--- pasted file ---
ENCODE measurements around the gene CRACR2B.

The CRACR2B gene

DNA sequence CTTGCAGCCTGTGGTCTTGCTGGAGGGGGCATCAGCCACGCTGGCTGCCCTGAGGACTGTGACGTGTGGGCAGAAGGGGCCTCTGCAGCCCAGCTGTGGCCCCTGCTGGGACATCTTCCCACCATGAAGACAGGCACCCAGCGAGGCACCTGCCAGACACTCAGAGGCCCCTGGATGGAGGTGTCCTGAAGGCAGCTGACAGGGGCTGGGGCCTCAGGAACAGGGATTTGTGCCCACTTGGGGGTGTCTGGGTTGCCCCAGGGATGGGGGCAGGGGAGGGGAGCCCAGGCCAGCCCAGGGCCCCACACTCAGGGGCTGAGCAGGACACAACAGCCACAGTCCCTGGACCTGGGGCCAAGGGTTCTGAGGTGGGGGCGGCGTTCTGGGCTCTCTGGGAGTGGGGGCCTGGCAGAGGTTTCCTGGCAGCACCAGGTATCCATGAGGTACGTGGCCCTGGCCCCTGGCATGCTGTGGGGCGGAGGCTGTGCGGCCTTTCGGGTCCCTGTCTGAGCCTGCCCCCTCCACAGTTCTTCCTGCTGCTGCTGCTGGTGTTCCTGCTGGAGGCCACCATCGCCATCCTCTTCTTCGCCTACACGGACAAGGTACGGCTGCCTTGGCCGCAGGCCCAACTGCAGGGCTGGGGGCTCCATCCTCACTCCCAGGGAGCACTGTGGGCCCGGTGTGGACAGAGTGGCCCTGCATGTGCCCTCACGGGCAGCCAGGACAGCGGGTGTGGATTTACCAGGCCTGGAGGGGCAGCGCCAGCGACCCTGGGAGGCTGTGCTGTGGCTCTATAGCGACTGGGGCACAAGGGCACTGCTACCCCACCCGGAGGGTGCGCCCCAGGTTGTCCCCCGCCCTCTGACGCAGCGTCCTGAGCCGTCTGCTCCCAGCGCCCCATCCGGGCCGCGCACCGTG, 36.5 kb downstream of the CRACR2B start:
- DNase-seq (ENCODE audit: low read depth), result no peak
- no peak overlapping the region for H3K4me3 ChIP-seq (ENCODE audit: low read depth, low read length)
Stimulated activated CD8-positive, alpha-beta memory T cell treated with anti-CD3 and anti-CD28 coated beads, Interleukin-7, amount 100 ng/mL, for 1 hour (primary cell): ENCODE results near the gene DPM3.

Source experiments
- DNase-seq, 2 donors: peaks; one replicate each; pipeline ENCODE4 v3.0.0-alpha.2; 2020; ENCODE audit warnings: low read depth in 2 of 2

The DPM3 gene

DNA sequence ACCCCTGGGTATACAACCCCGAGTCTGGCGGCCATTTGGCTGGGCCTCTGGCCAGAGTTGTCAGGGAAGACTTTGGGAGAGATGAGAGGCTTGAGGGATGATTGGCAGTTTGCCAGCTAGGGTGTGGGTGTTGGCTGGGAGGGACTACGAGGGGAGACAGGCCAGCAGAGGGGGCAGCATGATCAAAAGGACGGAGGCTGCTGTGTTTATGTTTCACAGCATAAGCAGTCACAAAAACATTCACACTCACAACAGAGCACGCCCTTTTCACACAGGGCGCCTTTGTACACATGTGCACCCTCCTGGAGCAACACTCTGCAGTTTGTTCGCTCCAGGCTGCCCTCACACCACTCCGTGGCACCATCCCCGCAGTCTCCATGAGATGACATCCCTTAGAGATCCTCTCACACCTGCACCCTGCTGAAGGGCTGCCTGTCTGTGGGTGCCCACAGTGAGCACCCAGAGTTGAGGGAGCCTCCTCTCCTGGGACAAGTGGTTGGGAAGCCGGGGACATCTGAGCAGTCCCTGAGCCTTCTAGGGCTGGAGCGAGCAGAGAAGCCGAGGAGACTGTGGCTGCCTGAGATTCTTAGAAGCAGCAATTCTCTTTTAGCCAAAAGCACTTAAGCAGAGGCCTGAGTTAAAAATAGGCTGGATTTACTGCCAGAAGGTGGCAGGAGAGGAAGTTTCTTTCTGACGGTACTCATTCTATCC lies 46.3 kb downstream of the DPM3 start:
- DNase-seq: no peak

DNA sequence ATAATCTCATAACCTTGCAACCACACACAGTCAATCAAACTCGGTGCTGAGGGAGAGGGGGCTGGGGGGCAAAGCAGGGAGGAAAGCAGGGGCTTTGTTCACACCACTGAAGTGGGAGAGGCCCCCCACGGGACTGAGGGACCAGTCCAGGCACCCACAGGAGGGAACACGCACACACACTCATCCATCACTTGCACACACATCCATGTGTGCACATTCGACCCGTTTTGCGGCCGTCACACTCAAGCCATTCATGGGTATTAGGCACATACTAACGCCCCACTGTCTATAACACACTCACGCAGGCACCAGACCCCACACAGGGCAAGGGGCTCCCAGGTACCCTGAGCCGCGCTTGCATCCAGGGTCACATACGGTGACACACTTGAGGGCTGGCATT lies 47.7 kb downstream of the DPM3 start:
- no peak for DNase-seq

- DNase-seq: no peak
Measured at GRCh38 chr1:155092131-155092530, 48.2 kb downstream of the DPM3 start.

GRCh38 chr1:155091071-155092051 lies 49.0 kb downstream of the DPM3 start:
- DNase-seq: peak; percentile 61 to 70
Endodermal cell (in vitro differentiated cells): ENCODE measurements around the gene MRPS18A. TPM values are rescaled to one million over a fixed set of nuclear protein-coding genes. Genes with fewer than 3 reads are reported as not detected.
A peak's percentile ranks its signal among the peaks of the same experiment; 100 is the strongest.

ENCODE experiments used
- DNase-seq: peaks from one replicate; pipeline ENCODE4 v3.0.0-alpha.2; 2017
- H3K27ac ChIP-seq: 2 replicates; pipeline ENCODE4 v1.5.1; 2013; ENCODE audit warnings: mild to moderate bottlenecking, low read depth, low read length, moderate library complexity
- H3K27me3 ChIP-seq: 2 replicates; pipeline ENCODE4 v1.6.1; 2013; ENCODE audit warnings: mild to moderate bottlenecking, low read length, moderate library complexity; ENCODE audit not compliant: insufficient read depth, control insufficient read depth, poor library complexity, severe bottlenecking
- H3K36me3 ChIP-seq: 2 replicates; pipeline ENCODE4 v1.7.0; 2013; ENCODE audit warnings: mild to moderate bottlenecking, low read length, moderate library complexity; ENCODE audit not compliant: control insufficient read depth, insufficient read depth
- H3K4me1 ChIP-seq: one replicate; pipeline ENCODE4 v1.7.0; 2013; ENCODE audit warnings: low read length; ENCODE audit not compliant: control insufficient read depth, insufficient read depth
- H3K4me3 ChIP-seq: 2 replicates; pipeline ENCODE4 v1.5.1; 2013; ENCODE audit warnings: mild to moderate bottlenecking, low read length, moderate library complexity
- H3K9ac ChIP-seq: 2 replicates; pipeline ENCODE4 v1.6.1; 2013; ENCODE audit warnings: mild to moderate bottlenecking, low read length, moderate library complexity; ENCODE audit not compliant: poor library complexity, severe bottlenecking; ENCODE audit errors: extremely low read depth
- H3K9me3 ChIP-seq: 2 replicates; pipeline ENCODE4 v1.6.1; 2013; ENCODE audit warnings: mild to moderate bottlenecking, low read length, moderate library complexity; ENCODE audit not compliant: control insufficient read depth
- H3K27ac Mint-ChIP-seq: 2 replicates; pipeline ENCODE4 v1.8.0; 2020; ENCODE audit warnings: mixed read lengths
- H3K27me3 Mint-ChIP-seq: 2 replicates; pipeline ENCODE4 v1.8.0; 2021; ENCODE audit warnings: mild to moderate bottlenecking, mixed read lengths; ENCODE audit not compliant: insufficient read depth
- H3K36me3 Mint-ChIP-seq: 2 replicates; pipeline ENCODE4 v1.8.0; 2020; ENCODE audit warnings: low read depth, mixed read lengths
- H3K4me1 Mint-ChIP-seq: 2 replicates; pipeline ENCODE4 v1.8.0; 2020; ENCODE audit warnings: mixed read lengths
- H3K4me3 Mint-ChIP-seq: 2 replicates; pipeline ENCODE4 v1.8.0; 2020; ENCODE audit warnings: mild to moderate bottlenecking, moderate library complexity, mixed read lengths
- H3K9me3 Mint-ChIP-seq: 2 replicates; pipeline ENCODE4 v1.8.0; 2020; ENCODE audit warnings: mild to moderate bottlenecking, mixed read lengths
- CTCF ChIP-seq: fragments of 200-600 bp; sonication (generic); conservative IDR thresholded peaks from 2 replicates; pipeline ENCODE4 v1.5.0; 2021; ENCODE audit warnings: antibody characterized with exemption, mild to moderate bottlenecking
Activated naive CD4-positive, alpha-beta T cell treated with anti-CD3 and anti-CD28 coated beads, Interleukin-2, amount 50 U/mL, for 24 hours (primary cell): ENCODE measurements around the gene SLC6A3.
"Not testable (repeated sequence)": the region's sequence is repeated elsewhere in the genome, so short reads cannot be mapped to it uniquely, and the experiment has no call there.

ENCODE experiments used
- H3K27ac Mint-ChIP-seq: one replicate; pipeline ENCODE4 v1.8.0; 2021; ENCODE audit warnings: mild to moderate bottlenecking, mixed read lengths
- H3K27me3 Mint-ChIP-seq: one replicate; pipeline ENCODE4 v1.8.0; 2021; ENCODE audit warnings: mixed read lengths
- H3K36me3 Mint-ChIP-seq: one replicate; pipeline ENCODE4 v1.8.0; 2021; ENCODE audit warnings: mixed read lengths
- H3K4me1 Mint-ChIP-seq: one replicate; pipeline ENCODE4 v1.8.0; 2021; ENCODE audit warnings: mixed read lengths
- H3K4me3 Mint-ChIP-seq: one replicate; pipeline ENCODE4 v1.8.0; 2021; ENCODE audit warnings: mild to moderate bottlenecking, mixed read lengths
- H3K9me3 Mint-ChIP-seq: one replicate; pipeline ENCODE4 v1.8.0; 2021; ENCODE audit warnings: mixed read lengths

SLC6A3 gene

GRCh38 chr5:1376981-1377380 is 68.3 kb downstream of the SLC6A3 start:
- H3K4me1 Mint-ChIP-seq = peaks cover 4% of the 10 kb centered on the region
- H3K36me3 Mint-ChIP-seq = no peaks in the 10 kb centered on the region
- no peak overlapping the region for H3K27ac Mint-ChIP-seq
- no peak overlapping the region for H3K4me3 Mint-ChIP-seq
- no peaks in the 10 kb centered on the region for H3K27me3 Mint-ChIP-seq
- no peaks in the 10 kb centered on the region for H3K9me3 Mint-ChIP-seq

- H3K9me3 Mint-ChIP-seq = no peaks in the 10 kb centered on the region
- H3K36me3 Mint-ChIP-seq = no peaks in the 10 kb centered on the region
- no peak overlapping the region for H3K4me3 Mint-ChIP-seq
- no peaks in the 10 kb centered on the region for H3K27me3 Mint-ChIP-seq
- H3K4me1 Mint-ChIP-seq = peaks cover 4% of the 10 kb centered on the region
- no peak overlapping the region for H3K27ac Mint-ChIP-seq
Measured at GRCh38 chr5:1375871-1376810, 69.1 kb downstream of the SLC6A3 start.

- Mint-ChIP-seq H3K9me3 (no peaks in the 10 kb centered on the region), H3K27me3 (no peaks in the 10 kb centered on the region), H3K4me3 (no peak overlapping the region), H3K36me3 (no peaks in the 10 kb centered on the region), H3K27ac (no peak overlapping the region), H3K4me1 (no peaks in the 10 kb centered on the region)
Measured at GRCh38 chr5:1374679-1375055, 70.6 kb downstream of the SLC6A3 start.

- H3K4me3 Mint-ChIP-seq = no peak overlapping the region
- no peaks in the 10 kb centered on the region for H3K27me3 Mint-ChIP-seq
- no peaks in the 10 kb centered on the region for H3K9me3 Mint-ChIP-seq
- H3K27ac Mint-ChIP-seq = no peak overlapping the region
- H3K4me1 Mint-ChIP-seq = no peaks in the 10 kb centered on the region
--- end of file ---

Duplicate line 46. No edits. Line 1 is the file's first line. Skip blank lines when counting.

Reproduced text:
GRCh38 chr5:1376981-1377380 is 68.3 kb downstream of the SLC6A3 start: